517 Magazine Days of Giveaways

EXPLORING GROCERY STORE ETIQUETTE

Have you ever considered just how much time you’ve spent at the grocery store this year? Whether you are lost in a fog and find yourself aimlessly wandering the aisles while Air…

Have you ever considered just how much time you’ve spent at the grocery store this year? Whether you are lost in a fog and find yourself aimlessly wandering the aisles while Air Supply plays on the store’s satellite music system or the time you spend running back for the item you actually went to the store for but forgot, the minutes really add up.

In fact, studies say our average shopping trip lasts 43 minutes, with many families going to the store more than once a week on average. That means combined, we could be spending at least 37 hours a year wondering what to have for dinner.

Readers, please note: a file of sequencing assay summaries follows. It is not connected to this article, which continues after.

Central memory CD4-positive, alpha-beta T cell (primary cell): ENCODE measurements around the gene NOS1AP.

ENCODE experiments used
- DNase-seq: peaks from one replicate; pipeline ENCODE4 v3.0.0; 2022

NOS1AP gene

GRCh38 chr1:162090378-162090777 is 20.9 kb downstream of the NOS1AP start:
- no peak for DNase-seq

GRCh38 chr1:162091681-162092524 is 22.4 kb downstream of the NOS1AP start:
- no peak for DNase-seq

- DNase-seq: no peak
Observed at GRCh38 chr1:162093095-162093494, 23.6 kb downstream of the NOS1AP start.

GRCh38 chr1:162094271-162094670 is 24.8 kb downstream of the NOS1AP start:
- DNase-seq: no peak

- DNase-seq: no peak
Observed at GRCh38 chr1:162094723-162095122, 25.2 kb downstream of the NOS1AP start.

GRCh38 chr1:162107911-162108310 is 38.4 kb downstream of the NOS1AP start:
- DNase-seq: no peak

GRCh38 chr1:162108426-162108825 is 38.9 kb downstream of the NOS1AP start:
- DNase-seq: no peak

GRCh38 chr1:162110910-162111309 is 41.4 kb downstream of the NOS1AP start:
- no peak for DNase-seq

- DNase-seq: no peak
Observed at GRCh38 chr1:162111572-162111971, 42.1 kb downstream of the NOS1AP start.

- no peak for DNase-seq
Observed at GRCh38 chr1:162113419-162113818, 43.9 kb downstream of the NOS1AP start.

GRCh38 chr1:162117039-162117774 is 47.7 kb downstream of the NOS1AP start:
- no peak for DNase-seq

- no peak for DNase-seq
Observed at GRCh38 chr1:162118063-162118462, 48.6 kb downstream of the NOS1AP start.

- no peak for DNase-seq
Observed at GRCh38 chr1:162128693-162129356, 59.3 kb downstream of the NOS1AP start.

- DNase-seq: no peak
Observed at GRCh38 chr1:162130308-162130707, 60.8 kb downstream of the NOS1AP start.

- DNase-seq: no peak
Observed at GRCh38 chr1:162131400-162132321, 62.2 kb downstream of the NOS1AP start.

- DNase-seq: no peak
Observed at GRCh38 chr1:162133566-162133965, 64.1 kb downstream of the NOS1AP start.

But it begs the question, while we spend all that time in the grocery store, is there an etiquette we should be following?

The folks at treadmillreviews.net polled over 1,000 people about the most aggravating grocery store behaviors. Here is what they found:

Stop leaving your shopping cart carelessly in the parking lot. Low and behold, 72 percent of those polled were annoyed by this.

Watch where you are going. Nearly 50 percent of those surveyed said they were almost hit by another car.

Another aggravating faux pas: 90 percent said leaving perishable items somewhere else in the store was the least appropriate behavior.

Cutting in line is a big no-no. A whopping 99 percent of those polled said cutters make them mad and could likely lead to confrontations.

Finally, read the aisle signs. Ten items or less MEANS 10 items or less. Unsurprisingly, 89 percent reported this as a shopping etiquette crime.

It seems as though this simple etiquette should be easy enough to follow, but we all mess up when we’re in a hurry to pick up that gallon of milk or rotisserie chicken along with the 20 other impulse purchases we grabbed on the way through the store.

Perhaps those of us who can’t follow the rules should consider the influx of grocery delivery services now available.

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